The main cost of lithium extraction in the salt flats is the use of water. However, getting exact numbers is a challenge. Estimates range from 250 gallons of water per pound of lithiumuntil a million gallons. Data from the Chilean government suggest that brine production in the Atacama flats is exceeding the capacity of the aquifer to recharge by approximately 30%. About 65% of the region’s water is used for lithium mining. These operations are being carried out in deserts where water supply is already tenuous for local populations and exercises additional pressure on local agriculture. In addition to dealing with increasingly scarce water in the driest places on Earth, Aboriginal groups living in neighboring areas are also at risk of dealing with abandoned materials Y disturbed ecosystems due to the mining industry. Many have already been subjected to this type of abuse by international mining companies in the past. As a result, they have either strongly opposed new projects or claimed significant ownership of them.
Batteries have a bunch of other materials in them, like nickel, cobalt, and graphite.
Cobalt is mainly mined from the Congo, which produces about half of the world’s supply. Heavy Chinese investment has resulted in many industrial mining operations being built to meet their production demands, but local workers are often excluded from this enterprise. Instead, they are relegated to dig their own artisanal mines with few safety precautions and few resources in case of injuries. They end up selling their cobalt to the same traders that transport industrially mined cobalt to refineries in China.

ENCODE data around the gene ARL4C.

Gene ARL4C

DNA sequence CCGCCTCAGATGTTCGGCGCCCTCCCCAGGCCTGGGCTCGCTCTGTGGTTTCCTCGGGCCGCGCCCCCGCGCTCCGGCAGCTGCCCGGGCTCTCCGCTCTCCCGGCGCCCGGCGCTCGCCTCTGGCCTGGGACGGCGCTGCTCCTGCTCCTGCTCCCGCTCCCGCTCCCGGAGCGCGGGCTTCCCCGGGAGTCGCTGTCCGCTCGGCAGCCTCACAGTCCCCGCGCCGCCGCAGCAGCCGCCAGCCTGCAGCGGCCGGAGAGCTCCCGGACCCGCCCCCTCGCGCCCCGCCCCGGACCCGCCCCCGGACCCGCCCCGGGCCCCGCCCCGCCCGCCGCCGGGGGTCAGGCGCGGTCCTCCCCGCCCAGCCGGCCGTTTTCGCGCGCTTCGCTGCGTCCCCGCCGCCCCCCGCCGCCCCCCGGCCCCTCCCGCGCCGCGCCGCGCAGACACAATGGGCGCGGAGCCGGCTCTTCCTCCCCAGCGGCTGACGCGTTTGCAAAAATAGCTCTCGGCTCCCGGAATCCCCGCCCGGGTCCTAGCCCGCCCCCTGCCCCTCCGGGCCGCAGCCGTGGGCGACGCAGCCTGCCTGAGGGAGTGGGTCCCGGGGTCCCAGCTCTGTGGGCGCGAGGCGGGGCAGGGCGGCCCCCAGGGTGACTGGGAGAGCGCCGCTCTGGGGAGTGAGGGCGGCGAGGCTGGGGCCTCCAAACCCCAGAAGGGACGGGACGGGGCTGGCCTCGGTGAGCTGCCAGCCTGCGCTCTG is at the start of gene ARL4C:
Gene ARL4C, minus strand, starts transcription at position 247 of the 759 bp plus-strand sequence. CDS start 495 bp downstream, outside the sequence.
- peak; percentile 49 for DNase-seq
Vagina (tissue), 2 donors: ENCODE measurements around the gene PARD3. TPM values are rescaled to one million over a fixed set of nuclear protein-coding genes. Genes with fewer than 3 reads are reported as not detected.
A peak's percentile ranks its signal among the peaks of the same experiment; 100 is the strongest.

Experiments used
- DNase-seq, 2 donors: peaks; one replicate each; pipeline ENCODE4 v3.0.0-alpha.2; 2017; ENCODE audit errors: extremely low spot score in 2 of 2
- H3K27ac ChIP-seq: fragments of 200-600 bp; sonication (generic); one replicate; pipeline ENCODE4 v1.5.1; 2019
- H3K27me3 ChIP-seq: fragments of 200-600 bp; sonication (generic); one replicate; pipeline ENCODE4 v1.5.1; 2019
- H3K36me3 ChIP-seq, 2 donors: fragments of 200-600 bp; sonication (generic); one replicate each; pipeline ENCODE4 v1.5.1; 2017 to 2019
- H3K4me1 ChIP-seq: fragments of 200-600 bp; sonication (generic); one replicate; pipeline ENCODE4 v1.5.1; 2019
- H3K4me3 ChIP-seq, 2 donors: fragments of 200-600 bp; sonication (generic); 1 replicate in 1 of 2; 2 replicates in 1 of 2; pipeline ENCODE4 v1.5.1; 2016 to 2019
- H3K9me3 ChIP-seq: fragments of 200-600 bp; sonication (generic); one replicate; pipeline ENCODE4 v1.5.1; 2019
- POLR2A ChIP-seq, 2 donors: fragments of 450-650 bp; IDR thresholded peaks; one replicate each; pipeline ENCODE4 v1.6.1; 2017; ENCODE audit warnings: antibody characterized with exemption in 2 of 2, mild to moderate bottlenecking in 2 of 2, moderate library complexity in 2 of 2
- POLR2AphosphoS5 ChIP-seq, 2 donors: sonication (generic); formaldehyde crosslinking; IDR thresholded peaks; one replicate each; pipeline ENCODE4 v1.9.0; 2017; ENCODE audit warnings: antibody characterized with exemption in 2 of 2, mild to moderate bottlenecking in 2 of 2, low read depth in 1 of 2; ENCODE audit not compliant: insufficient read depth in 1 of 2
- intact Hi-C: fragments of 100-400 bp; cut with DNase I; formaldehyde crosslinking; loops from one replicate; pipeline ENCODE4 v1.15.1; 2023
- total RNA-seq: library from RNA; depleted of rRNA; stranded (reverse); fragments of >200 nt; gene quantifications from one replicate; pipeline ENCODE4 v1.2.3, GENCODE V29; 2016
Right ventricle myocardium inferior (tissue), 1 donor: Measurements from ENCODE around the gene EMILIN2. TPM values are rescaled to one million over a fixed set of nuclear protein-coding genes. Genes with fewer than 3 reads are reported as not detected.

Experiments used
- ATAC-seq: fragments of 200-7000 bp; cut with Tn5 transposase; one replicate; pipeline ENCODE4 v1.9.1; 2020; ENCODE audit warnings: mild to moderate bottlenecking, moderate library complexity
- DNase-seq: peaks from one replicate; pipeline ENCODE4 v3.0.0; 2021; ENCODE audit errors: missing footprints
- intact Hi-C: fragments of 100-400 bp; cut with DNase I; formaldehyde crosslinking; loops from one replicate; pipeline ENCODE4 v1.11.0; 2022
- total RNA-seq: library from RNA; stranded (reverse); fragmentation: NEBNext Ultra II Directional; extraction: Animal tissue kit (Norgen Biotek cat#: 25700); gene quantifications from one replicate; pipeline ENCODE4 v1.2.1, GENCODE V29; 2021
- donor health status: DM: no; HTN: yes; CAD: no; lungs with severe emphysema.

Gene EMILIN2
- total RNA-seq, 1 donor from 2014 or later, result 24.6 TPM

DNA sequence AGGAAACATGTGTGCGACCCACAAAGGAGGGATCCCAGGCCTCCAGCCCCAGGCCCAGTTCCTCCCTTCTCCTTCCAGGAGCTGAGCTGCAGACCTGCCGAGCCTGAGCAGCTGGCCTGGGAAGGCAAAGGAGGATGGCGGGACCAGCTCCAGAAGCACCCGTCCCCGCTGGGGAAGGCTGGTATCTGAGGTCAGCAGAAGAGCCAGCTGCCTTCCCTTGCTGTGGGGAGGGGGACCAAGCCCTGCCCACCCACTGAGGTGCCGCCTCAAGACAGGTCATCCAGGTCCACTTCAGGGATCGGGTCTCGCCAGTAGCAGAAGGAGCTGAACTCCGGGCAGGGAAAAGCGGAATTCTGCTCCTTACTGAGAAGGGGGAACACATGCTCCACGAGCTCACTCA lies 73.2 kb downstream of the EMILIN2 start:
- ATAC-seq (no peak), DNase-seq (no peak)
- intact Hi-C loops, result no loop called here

Nickel production is less tense, but not without its costs. It is widely mined throughout the world, with Indonesia delivering around 30% of total supply. Most of it goes to the manufacture of stainless steel, and only 6% goes to batteries.
Are electric vehicles still better for the environment once you account for battery production and recycling?
Collectively, that might seem like a high cost to make our electric vehicles a reality. Life cycle assessments comparing electric cars to traditional ones show that electric vehicles are burdened with emissions thanks to the cost of batteries. Where that difference is compensated is throughout the useful life of the vehicle. internal combustion engines make cars 60% to 68% more emissive than electric vehicles in the United States. Considering the outsized role that fuel plays in this calculation, cleaning up the power grid is almost as important as putting a bunch of electric vehicles on the road. The average emission savings in Europe can range between 28% and 72% depending on how electric vehicles are charged.
Ultimately, electric vehicles remain a necessary transition to make a dent in global emissions. With that said, those who live near the mines still have their fair share of challenges stacked up against them. They face the ugly environmental effects of mining long before those of climate change. Governments will have to do a better job of holding the mining industry to account for proper site management before we get too cocky about populating a green future filled with electric vehicles.